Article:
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Fixed Equipment Reliability Assuring Excellence

Part 2

By F. Walter Pinto at Lyondell Chemical Company. This article appears in the November/December 2006 issue of Inspectioneering Journal
This article is part 2 of a 2-part series.
Part 1Part 2

 

This series of articles describes the elements for a successful fixed equipment reliability program in a petrochemical facility. These articles will address management systems, engineering practices, preventive/predictive maintenance/inspection systems, performance metrics, and resources. The fixed equipment reliability program at Lyondell Chemical Company and a number of best practices developed as part of the reliability program will serve as much of the basis. Some success stories and lessons learned are shared.

A model fixed equipment reliability program is included in this article and can be used to evaluate the reliability program at any site. A list of abbreviations used in this article can be found at the bottom.

This article will pick up where the last one ended. As a refresher, Part 1 of this series covered:

  • Management Systems
    • Reliability Beliefs and Principles
    • Performance Standards
    • Inspection and Maintenance Standards
    • Inspection and Maintenance Procedures
    • Key Performance Indicators (KPIs)
    • Compliance Audits
  • Engineering Practices
    • Engineering Standards
    • Engineering Data Management
  • Reliability Practices
    • Inspection Management

On to Part 2 and the conclusion of Fixed Equipment Reliability Assuring Excellence.

Operations Discipline

A unit experienced a major leak in a column due to internal corrosion. The incident investigation indicated that a process change was documented and approved through the management of change (MOC) process. RBI analysis did not predict the leak and suggested inspection 10 years from now. What happened? The investigation further indicated that inspection personnel was not included in the MOC approval process; therefore, the RBI analysis was not updated with the higher corrosion rate expected from the change in the process.

It is critical to the success of a mechanical integrity program that operations, process, and maintenance personnel understand the inspection activities and work processes. At best-in-class facilities, the applicable MOC forms are routed through the inspection department for review, approval, and updating of inspection planning tools. Operators are trained on mechanical integrity critical variables. When these critical variables are exceeded, inspection personnel are notified, an investigation is performed and an action plan is developed.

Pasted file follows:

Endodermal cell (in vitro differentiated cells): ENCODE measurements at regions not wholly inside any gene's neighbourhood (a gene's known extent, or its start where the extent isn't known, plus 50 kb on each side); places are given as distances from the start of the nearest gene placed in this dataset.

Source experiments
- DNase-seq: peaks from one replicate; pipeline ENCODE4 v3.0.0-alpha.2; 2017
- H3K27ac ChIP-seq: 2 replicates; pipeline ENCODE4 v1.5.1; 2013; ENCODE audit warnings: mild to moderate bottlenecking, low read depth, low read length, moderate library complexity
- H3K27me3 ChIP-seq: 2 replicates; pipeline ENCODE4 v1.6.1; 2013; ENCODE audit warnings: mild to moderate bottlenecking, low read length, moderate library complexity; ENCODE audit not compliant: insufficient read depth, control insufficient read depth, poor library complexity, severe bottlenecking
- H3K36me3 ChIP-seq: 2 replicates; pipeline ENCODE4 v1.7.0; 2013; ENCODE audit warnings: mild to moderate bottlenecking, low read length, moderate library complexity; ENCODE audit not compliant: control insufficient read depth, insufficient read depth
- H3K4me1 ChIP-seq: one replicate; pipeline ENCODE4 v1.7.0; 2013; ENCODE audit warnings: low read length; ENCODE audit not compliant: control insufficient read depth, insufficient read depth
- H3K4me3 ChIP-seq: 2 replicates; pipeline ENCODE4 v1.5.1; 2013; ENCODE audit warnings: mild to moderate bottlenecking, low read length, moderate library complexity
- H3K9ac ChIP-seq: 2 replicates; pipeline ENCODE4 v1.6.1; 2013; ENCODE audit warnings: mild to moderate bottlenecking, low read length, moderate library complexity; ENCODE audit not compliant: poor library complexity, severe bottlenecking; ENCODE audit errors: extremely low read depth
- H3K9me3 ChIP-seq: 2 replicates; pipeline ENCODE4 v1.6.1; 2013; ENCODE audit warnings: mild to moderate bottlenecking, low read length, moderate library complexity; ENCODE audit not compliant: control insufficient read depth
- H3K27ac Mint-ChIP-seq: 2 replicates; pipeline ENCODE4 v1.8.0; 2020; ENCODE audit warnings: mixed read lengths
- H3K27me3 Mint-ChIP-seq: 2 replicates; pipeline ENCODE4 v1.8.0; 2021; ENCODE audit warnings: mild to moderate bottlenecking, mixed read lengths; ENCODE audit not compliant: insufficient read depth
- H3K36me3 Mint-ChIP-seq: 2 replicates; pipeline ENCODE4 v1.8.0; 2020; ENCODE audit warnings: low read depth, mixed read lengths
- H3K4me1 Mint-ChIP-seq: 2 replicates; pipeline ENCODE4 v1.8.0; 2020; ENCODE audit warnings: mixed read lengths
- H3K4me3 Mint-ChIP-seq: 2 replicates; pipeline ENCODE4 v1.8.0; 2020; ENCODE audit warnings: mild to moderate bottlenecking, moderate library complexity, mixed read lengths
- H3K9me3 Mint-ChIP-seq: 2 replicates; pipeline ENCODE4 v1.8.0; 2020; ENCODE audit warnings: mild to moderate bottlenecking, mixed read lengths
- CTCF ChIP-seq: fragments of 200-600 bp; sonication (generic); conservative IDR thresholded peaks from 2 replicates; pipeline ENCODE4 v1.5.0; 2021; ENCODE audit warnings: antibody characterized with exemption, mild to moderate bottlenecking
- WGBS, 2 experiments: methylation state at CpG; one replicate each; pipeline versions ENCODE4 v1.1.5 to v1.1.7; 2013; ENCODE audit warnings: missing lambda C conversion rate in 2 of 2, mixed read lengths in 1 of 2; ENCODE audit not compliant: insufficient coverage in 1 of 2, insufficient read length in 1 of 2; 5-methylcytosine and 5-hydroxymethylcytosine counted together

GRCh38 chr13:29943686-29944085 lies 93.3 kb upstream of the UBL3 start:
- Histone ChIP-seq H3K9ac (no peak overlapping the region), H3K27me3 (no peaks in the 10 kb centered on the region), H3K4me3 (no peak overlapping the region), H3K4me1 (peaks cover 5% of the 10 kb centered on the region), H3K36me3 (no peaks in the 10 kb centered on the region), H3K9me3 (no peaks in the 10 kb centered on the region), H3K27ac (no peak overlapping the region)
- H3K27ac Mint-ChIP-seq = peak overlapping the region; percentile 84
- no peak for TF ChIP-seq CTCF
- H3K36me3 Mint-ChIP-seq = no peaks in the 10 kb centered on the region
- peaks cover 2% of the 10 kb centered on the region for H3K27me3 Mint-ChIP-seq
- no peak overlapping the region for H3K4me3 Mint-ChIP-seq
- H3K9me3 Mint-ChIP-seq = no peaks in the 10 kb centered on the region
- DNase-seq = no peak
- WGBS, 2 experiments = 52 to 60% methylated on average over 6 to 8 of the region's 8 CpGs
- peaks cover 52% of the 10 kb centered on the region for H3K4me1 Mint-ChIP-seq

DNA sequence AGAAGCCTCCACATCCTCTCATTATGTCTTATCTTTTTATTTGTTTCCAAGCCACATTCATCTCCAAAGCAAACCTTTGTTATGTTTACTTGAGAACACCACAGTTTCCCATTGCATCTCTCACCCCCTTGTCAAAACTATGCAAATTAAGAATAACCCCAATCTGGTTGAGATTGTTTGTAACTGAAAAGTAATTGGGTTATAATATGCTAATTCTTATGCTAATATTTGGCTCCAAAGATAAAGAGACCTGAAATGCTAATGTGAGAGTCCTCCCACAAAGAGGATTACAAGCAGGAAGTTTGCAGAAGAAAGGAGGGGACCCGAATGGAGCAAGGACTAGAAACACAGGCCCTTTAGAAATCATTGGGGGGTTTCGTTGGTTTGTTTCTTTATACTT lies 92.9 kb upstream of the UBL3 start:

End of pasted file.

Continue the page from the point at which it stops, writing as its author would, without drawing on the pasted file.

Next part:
Some other examples where operations activities and work processes can greatly enhance fixed equipment reliability are:

  • Integrating the routine visual inspection of equipment and piping into operators’ rounds. Use of operators as first-line inspectors greatly enhances the inspection program. An example is a visual inspection of insulation for damage to jacket and caulking. This activity helps avoid CUI by maintaining insulation integrity.
  • Maintaining cooling water quality and back flushing cooling water exchangers. This will have a significant positive impact on heat exchanger tube bundle reliability.
  • Reporting all pressure boundary leaks irrespective of leak rate. Inspection personnel must be notified whenever there is a leak of any degree.

Implementation Discipline

An exchanger leaked within a few months after a turnaround. This exchanger was retubed during the turnaround. Tube metallurgy was upgraded from carbon steel to duplex stainless steel (SS), and tube-to-tube sheet joints were welded to prevent leaks to the shell side. An investigation indicated that the tube-to-tube sheet welds had cracked. Engineering standards, which normally would be used for procuring new exchangers, had not been applied to this work. This omission resulted in the weld procedure for duplex SS to carbon steel weld not having been reviewed. Also, NDE requirements for the welds had not been specified.

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